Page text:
Former Shuttleworth College student, Martin Granger is a landscaper of distinction. He gained the highest grade, a Distinction, as a Master of Horticulture with the Royal Horticultural Society (RHS) course.
He was the first Shuttleworth College graduate to complete the course, with the encouragement of RHS tutor Paul Labous, and has set the bar high for others to follow.
An example of “lifelong learning” in action 52-year-old Martin left school at 15 to join a YTS (Youth Training Services) course.
Martin, who now owns the £1.5m turnover MJ Granger Grounds of Shillington, on the Beds/ Herts border, which employs 30 direct and sub-contracting staff commented:
“I worked in a greenhouse, but I had to go to college too, which was so different from school and I loved it.”
Martin has also provided many opportunities to apprentices who have studied at Shuttleworth College, including one who is training to be a tree surgeon.
He continued: “My dad was an engineer with an interest in horticulture so we were always playing with equipment and planting stuff to sell at a market. So it seem the obvious thing to do was to work in the same field and then open a business.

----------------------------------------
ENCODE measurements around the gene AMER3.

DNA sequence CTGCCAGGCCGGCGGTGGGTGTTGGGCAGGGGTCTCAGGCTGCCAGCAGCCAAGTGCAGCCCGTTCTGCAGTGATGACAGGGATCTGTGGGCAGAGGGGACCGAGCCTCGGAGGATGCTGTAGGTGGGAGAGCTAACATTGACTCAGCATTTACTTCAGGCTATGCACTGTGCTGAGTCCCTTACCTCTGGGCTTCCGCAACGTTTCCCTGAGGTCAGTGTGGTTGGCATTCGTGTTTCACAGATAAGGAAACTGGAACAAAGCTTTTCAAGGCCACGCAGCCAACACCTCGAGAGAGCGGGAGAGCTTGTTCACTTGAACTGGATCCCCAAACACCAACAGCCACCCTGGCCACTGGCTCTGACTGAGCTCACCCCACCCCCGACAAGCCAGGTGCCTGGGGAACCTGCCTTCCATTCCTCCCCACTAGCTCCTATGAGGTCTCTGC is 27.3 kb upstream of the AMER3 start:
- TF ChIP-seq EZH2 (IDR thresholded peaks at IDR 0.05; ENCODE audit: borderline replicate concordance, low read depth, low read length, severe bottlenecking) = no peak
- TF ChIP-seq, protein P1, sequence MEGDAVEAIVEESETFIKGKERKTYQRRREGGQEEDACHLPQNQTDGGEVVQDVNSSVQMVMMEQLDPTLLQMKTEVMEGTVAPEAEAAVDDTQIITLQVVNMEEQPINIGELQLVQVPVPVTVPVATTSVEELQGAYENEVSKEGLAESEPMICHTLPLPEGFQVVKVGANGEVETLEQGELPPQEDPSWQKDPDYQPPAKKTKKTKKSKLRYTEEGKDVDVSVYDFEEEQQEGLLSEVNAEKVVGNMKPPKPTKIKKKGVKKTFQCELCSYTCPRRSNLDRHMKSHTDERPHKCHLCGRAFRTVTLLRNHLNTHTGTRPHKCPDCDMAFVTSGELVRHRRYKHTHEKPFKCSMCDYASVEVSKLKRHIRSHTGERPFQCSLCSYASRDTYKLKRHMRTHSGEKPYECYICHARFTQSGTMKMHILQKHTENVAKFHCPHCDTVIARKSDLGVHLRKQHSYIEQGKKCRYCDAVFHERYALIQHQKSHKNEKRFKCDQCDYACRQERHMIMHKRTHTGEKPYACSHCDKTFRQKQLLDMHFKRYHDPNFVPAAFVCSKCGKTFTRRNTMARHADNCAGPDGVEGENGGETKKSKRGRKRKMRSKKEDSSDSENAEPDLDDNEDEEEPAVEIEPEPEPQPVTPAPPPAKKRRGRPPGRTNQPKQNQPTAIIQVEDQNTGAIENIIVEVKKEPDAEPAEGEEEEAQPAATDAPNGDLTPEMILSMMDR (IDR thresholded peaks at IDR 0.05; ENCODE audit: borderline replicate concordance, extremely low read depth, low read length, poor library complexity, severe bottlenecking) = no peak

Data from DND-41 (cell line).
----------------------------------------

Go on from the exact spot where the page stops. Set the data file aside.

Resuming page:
Over the years I have done all sorts of short courses at Shuttleworth College to get the right skills for land preparation and maintenance. Those same skills have been useful in property development I have invested in too. No knowledge is wasted but, I wanted to get a degree and so when I saw the RHS course advertised I got in touch. I had to do some lead-in courses. I thought I knew a lot, but learned so much more.
It was a bit daunting when they said I had to write my first 750 word essay. I had no idea where to start but got a distinction and went from there.”
Martin’s dissertation for his Master of Horticulture was on Robotics in Gardening. STEM skills are essential in the modern world of horticulture.
He continued: “In farming tractors are guided by satellite technology, in historic gardens lawnmowers can be automated. This leaves the skilled and talented horticulturists free to concentrate on the plants as opposed to grass-cutting for days.
We are looking at more of this sort of technology for our contract work in grass verge cutting for local authorities from Bedfordshire to Suffolk. “
For more information about MJ Granger Grounds visit www.mjgrangergrounds.co.uk
If you are interested in a career with potential to “branch out” in to business or “cutting a path” in new technology used in horticulture, or even want to expand your expertise with an RHS degree, then visit www.shuttleworth.ac.uk